Once when I was in seventh grade, I broke my wrist while skateboarding at a school dance. To boost my morale, my mom took me to Blockbuster to rent some movies, one being what would, in my opinion, turn out to be one of the greatest movies ever-Tommy Boy. It's impossible for me to pinpoint my favorite part of the movie, but one thing that comes to mind is when Tommy (Chris Farley) and Richard (David Spade) are driving along in that beat-up Mopar and singing along to R.E.M.'s "It's the End of the World as We Know it." It also happens to be the only line they know from the song.
When I first spotted Joe Jenkins' '66 Chevelle, that moment in Tommy Boy jumped in my head, not because the movie has anything to do with it, but because once I saw the paint scheme, I started singing that Kenny Wayne Shepard song "Blue on Black." As soon as I started, I realized that "Blue on Black" was the only line I knew, much like Tommy and Richard. But I guess in the end it doesn't matter what draws you to a car, as long as you are drawn to it, and Joe's '66 has no problems sucking people right in.
Musclecars are always cool to have, but when you're 18 and making the miniscule amount of money that most teenagers do, musclecars aren't the most practical. When Joe was 18, he had a '66 Chevelle. Like any teenager, he figured "What else do I need besides a rad car?" As it turns out, cash was what he needed. Since most of his wages went into keeping the Chevelle on the road, it was time to trade in for something that would get him to and from work trouble free. A few years have passed since then, and Joe now has a regular vehicle, which he takes to work. He also had some extra dough, so he thought, "Why not get another '66 Chevelle?"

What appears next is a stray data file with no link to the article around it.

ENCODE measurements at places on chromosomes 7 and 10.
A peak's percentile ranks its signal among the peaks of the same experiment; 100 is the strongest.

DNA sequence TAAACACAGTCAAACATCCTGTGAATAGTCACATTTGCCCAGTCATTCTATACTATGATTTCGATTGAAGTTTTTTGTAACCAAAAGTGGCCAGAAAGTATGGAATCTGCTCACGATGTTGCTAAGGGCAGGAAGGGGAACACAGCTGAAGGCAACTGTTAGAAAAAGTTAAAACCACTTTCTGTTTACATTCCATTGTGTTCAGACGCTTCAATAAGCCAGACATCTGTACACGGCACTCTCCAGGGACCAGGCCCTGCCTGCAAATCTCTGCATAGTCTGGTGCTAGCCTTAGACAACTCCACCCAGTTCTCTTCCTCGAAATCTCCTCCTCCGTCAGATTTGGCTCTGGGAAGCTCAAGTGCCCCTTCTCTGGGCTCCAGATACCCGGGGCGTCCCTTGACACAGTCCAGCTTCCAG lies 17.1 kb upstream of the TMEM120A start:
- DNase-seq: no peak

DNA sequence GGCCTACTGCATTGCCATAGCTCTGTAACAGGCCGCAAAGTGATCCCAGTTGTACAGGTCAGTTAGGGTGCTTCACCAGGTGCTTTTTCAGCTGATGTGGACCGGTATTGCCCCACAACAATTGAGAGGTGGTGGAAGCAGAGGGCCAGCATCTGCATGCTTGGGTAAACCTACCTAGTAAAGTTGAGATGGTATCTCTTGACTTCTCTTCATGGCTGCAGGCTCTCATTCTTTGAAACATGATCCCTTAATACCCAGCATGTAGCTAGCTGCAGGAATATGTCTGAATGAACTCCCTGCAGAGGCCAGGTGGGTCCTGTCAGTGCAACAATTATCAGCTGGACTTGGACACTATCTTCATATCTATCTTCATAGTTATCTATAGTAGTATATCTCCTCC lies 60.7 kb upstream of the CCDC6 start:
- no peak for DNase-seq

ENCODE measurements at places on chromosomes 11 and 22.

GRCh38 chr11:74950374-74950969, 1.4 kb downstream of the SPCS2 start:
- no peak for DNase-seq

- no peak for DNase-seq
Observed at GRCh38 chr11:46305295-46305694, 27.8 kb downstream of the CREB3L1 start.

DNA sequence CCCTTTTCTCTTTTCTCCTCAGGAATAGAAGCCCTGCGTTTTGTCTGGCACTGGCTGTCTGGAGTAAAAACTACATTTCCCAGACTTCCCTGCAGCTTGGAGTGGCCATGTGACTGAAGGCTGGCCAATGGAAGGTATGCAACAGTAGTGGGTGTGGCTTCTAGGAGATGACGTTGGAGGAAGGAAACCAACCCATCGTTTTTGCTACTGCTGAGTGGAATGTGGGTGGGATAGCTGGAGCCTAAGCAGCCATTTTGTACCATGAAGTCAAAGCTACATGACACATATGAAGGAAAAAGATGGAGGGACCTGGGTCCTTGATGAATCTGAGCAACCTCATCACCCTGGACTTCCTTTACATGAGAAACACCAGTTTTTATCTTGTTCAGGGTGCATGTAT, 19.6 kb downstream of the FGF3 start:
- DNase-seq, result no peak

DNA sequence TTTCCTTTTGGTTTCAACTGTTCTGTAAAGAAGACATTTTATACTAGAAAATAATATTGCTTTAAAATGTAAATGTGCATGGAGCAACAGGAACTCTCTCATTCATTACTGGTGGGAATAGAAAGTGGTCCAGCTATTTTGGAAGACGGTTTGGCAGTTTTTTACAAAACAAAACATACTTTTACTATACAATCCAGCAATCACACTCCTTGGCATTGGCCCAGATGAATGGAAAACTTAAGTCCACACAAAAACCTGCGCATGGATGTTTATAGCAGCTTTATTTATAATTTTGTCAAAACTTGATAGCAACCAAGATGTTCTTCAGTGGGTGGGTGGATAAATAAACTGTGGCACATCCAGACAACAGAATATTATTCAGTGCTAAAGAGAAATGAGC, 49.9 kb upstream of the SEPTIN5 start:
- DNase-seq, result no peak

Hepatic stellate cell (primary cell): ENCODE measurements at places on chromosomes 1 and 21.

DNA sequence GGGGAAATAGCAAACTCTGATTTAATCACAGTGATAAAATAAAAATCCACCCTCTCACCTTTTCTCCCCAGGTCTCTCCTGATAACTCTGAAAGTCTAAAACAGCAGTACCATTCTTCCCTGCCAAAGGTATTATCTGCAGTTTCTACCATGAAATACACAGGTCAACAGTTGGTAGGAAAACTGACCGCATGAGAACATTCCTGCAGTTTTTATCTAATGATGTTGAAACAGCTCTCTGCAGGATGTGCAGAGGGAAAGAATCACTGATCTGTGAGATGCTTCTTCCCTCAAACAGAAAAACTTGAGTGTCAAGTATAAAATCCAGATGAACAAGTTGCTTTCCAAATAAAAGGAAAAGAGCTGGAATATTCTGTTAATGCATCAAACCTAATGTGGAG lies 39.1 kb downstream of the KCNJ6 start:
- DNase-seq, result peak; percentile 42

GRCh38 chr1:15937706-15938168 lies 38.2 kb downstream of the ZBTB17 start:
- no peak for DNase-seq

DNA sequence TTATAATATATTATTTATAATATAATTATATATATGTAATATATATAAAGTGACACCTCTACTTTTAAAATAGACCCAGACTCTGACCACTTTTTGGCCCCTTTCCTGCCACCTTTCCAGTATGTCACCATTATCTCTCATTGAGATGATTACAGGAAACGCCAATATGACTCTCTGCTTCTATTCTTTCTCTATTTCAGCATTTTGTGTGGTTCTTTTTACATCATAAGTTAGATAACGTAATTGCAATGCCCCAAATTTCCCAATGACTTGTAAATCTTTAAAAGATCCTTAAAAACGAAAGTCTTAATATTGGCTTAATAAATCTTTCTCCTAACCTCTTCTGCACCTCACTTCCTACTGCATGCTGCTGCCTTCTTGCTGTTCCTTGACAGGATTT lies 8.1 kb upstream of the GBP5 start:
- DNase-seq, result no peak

Through word of mouth, Joe heard that his brother's engine builder had a fairly decent '66 Chevelle. After some haggling on Joe's part, he finally persuaded the engine builder to sell the Chevelle. The car was all there, but looked as if the ugly stick had beaten it. The day the Chevelle arrived at the Jenkins house, the build was in full swing. Joe and his son immediately began thrashing through the car and tearing it apart. There was no preset direction with the car other than getting it back on the road looking good, so Joe just played it by ear. The engine builder who sold the car said he could build him a fairly stout small-block, so Joe took him up on the offer. As for the body and paint, it was sent out to J.V. Enterprises. Nine months later, the Chevelle was up and running. Although it was a nice car, it wasn't stunning, so it was back to the drawing board.